Multi-cloud environments are becoming more and more common as organizations shift key workloads to the cloud as part of their overall digital transformation. While there are clear use-cases for a heterogeneous multi-cloud environment, important activities like performance monitoring, security and compliance procedures, and cost optimization become exponentially more complex.
There is a real risk, then, of undermining the very reasons organizations moved to the cloud to begin with. Multi-cloud management tools allow enterprise organizations to perform these key activities across cloud environments using a single pane of glass...and with a significant return on investment.
What is a multi-cloud environment?
Put most simply, a multi-cloud environment is one where two or more cloud computing and storage services are used, meaning that assets, software, applications, and more are potentially spread across several cloud environments.
While the term “multi-cloud” can refer to any number of implementations of software as a service (SaaS) or platform as a service (PaaS) cloud offerings, it more often is used to describe mixed public-cloud infrastructure as a service (IaaS) environments—for example, IBM i and Amazon AWS, or Google Cloud and Microsoft Azure.
Movement to these public cloud environments has been accelerating, mainly because they are helping organizations achieve key objectives, such as lowering costs, improving security, and increasing agility. But each cloud comes with its own specialties (and drawbacks), not to mention its own cost structure and reporting. All of which means there are clear use-cases for multiple clouds.
Some examples of multi-cloud environments:
- A key app or service might run on Amazon AWS but keep a mirror copy using Microsoft Azure’s Site Recovery for disaster recovery.
- A development and testing environment might exist on one cloud, such as Google Cloud, with the production environment in another, say VMWare vSphere.
Current estimates are that between 84% and 86% of enterprises today are using a multi-cloud strategy to optimize their IT operations.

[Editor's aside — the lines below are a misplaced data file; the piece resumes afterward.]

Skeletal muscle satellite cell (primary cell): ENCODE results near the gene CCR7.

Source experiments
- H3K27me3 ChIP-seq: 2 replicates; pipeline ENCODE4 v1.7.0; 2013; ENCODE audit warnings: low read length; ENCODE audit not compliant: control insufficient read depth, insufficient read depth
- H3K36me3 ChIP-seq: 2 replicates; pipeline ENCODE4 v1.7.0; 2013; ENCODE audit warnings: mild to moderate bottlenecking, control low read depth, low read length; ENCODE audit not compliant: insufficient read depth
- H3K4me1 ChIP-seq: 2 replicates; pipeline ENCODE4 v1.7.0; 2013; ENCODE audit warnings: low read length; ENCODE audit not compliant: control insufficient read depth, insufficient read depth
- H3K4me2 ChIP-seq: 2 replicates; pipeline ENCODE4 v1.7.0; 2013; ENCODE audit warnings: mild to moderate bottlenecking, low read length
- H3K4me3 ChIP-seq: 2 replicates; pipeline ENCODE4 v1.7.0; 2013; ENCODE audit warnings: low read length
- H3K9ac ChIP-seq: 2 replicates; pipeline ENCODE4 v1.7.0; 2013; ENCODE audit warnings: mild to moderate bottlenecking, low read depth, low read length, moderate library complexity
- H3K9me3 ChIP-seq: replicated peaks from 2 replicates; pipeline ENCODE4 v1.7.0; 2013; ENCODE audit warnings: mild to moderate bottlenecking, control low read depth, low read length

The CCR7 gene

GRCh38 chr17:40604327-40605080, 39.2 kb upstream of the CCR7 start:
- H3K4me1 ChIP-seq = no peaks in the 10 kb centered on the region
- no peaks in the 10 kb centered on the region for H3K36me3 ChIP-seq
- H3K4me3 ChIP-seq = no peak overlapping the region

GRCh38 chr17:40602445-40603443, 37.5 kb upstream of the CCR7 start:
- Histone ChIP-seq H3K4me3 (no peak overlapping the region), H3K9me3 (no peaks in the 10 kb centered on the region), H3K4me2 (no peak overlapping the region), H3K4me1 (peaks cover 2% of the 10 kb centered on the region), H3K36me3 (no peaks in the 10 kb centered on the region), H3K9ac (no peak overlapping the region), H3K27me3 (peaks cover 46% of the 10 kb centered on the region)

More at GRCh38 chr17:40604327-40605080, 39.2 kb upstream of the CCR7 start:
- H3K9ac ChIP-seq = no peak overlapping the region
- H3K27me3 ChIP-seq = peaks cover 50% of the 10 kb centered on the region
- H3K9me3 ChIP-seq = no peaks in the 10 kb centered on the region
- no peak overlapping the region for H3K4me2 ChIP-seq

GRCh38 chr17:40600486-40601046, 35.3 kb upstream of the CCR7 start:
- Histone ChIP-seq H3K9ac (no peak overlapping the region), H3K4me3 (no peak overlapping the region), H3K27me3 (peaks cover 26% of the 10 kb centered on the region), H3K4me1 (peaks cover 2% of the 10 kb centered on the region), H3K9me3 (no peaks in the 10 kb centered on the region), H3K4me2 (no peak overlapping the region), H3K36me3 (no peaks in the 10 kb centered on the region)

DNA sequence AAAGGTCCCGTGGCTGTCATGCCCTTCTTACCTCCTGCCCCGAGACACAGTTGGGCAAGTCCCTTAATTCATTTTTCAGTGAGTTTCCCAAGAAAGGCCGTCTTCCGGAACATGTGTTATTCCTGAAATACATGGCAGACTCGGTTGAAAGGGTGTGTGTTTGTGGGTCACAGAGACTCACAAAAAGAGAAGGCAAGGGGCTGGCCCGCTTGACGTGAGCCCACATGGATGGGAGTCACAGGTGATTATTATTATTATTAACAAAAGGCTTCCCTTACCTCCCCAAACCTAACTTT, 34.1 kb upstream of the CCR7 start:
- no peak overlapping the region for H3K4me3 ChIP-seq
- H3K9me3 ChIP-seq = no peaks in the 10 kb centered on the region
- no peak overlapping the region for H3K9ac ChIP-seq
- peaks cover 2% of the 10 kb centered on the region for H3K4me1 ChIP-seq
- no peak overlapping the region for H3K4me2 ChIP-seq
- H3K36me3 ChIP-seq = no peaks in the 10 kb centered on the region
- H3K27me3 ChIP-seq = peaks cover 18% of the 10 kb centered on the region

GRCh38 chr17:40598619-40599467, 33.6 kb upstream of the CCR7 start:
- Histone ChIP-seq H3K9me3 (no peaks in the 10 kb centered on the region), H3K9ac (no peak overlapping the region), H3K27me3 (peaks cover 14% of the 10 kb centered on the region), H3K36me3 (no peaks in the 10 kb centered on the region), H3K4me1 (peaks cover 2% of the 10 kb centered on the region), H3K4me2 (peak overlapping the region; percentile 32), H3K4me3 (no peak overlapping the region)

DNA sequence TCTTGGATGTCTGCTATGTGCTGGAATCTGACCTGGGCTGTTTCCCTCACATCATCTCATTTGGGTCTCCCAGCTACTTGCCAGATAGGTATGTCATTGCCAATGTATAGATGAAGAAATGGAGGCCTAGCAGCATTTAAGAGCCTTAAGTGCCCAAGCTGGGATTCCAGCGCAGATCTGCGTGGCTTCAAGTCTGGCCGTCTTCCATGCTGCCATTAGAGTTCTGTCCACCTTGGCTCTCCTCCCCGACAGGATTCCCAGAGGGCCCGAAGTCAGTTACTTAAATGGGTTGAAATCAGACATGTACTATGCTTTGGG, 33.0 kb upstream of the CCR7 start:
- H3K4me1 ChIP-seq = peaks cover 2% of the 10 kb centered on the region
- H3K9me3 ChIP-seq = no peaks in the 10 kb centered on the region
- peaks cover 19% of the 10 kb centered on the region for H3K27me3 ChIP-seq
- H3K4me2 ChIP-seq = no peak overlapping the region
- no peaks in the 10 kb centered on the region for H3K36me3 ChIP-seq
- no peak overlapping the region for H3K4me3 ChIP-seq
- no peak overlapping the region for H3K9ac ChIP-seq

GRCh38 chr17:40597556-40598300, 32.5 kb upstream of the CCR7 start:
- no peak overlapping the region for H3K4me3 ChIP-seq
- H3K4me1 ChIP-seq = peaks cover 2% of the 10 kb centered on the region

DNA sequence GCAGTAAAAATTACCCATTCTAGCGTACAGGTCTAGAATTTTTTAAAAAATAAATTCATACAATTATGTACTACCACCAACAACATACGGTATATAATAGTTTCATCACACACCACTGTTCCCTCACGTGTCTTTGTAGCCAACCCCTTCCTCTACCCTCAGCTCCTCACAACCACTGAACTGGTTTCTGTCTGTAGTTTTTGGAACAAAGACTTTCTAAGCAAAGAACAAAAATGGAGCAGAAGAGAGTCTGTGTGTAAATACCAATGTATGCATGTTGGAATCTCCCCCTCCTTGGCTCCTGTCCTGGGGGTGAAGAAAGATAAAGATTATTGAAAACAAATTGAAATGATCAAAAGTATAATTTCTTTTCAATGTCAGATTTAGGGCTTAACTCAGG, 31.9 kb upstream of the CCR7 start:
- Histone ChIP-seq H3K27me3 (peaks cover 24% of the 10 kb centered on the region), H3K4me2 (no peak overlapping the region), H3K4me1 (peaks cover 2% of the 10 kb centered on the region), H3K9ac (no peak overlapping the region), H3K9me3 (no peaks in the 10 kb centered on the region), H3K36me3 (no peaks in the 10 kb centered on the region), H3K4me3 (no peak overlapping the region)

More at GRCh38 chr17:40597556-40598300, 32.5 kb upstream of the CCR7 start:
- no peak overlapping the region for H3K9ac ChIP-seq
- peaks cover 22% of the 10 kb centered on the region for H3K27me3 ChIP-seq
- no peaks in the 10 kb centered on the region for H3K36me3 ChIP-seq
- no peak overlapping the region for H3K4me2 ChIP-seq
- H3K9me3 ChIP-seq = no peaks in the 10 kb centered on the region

Why pursue a multi-cloud strategy?
At first, organizations were adopting multi-cloud environments because of concerns over the reliability of third-party public clouds. These days, the focus is more squarely on selecting different services or features from different providers as part of an overall multi-cloud strategy. This is the best way to optimize resources and budget, as some cloud environments are better suited than others for particular tasks.
Other reasons organizations adopt a multi-cloud strategy include:
- Preventing downtime if there is a failure in any one cloud environment
- Navigating privacy regulations and compliance
- Finding and leveraging cost efficiencies
- Distributing workloads to optimize performance
- Ensuring access to a wide array of data analytics tools, performance monitoring tools, and reports
- Avoiding vendor lock-in
While there are some clear benefits to a multi-cloud environment, there are some challenges as well, the largest being performance monitoring, security and compliance, and cost optimization. In short, tracking disparate resources and costs across multiple clouds is tricky…if the organization lacks a single unified pane of glass for visibility and control.
Managing a multi-cloud environment
Having a multi-cloud strategy is one thing; knowing how to maintain, monitor, and manage the multi-cloud environment is quite another.
In fact, multi-cloud management is quickly becoming a differentiator for some businesses. The most innovative companies today implement consistent, enterprise-wide best practices for cloud services, marrying them into an integrated set of resources.
This calls for a very specific set of tools (like those offered by our own TRiA™ Multi-Cloud Management Platform). For example, an IT department should be able to do the following, all from a single dashboard or pane of glass:
- Access 24/7 performance monitoring across cloud environments, with visibility into all resources
- Identify unusual changes of behavior
- Manage budget with consolidated views of account and regional spend
- Identify and address utilization issues
- Predict future spending
- Track compliance objectives and identify compliance issues across cloud environments
- Ensure ongoing compliance with active policy enforcement
Again, the single-pane-of-glass approach is crucial if you want to ensure that your multi-cloud approach doesn’t undermine the very reasons your organization moved to the cloud in the first place: Uptime, flexibility, cost optimization, and so on.
And while there are dozens of multi-cloud management software platforms available on the market, it pays to have one with a knowledgeable team behind the scenes offering 24/7 support.
If this sounds like something that would benefit your organization, you can see for yourself what a modern management tool for a multi-cloud environment looks like: Simply request a demo of TRiA, our multi-cloud management platform.